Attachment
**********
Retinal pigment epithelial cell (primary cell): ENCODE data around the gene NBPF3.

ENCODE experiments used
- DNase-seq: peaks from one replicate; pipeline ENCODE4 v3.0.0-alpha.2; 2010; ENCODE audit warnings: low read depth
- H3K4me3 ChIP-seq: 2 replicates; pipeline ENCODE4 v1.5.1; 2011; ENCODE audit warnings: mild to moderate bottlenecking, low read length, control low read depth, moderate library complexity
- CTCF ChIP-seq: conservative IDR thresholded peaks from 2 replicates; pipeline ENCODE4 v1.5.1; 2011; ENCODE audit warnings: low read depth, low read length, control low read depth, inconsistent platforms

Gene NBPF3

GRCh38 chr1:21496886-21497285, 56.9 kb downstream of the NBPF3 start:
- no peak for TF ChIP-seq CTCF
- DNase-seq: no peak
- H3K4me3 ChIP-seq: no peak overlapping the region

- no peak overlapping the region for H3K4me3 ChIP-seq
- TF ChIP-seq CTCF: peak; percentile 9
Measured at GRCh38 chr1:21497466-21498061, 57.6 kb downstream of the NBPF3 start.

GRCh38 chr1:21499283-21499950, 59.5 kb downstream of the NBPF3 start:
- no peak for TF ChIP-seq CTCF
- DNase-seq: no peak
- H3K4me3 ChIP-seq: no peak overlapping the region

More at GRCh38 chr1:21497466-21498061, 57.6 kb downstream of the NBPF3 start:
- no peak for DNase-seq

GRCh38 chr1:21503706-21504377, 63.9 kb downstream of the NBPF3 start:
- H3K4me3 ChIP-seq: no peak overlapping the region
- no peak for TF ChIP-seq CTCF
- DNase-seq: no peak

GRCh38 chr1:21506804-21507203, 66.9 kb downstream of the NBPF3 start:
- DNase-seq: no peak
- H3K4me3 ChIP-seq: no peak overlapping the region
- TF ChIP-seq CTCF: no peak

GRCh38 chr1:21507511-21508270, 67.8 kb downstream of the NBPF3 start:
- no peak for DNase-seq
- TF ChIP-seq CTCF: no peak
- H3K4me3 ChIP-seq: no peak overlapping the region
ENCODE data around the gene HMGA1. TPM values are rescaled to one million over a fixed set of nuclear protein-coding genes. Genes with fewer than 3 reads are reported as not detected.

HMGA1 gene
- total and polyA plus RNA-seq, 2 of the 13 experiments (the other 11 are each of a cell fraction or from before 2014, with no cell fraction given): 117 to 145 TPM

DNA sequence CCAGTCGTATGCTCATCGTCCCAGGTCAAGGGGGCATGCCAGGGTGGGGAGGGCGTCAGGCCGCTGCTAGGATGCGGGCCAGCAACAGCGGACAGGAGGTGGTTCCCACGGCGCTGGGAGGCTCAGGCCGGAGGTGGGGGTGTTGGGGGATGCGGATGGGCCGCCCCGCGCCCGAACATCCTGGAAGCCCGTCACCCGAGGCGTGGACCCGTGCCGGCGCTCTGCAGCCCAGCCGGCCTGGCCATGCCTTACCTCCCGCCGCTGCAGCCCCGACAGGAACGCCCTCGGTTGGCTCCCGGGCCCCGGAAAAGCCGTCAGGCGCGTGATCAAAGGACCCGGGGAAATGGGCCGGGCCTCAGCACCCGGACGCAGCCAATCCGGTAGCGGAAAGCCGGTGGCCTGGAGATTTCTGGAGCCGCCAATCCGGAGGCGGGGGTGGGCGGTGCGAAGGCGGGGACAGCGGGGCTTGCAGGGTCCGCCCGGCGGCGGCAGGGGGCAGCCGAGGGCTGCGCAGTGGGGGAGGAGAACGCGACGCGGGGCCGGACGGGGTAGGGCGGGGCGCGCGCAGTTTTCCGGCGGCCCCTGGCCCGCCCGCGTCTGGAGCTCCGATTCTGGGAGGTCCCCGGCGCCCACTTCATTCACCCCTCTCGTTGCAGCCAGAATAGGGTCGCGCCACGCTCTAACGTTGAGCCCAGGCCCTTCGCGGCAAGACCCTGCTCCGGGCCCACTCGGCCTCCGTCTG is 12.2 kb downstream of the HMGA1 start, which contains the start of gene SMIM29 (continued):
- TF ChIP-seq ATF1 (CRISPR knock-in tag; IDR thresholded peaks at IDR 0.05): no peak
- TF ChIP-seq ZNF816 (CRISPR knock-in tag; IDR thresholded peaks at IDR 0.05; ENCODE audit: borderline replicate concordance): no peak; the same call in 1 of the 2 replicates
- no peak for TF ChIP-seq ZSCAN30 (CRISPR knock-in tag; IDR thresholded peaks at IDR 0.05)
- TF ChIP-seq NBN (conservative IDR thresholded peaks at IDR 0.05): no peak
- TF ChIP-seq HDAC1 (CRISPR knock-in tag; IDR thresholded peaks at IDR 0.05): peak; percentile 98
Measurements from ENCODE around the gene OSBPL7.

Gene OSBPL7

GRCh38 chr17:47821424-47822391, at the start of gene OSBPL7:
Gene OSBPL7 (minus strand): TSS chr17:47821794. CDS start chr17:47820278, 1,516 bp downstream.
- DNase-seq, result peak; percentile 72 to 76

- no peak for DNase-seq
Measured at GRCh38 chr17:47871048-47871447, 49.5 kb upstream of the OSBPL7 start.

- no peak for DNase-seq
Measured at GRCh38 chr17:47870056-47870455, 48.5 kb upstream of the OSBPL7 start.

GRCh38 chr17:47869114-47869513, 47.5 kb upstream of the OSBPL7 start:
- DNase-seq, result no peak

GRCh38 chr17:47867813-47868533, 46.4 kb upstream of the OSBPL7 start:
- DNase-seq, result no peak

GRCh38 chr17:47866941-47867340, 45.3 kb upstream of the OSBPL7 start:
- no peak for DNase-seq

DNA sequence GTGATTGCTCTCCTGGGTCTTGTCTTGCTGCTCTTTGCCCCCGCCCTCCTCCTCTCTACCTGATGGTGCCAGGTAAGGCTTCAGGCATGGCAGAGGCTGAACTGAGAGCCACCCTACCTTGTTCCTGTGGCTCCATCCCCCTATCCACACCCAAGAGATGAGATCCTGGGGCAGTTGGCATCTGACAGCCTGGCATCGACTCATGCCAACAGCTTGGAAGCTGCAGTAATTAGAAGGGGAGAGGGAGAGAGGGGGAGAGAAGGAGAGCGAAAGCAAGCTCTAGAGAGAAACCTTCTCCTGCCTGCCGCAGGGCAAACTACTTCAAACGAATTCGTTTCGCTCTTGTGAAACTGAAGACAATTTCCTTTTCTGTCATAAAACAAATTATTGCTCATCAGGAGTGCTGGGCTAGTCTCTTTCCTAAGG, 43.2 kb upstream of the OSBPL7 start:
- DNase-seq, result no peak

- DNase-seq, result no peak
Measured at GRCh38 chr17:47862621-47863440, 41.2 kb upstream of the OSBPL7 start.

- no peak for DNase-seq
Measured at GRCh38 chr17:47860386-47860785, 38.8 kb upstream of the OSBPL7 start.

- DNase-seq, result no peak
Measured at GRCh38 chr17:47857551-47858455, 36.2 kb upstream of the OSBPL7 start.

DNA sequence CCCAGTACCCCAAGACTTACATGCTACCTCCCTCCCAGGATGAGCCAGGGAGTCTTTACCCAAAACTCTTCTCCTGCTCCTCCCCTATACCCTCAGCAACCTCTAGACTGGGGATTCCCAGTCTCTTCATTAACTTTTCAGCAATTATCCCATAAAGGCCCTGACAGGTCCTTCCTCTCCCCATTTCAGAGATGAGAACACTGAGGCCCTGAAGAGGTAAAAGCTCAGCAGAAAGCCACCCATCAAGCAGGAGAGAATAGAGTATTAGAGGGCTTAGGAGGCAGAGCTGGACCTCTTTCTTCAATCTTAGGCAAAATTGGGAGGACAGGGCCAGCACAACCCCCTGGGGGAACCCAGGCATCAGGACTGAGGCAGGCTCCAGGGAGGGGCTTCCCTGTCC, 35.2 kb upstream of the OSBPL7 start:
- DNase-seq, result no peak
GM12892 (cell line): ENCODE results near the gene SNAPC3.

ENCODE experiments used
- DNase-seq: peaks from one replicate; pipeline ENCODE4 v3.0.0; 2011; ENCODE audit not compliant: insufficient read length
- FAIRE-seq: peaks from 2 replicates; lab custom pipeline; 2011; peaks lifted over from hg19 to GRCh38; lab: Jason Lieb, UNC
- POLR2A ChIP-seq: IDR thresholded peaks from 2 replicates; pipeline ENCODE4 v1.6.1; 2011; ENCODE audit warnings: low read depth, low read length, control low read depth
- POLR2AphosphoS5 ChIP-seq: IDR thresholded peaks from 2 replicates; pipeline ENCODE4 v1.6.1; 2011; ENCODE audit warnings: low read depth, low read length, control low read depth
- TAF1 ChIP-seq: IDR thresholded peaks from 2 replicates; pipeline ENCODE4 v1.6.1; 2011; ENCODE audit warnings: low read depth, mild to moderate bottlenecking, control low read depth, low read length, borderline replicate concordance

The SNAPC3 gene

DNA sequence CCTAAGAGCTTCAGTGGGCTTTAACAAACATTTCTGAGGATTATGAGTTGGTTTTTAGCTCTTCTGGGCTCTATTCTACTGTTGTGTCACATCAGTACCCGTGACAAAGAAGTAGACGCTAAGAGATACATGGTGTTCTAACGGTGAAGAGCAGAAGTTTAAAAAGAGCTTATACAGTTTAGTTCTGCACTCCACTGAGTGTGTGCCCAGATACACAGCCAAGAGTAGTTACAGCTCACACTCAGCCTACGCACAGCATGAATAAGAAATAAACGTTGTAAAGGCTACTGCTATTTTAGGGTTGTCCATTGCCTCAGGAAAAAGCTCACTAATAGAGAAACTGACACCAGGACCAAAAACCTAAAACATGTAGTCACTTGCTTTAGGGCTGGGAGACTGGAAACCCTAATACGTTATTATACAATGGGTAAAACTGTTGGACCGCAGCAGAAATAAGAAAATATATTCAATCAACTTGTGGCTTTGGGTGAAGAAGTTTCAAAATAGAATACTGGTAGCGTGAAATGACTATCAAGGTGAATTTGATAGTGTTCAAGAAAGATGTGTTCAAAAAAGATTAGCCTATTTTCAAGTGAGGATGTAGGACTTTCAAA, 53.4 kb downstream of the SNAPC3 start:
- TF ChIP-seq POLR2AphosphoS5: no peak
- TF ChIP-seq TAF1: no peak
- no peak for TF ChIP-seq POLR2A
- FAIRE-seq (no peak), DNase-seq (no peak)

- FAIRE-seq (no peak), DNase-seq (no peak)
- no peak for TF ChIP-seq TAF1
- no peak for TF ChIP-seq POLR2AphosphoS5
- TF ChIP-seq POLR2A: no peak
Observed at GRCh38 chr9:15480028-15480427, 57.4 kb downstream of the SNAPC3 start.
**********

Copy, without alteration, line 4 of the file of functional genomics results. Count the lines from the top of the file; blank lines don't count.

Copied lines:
- H3K4me3 ChIP-seq: 2 replicates; pipeline ENCODE4 v1.5.1; 2011; ENCODE audit warnings: mild to moderate bottlenecking, low read length, control low read depth, moderate library complexity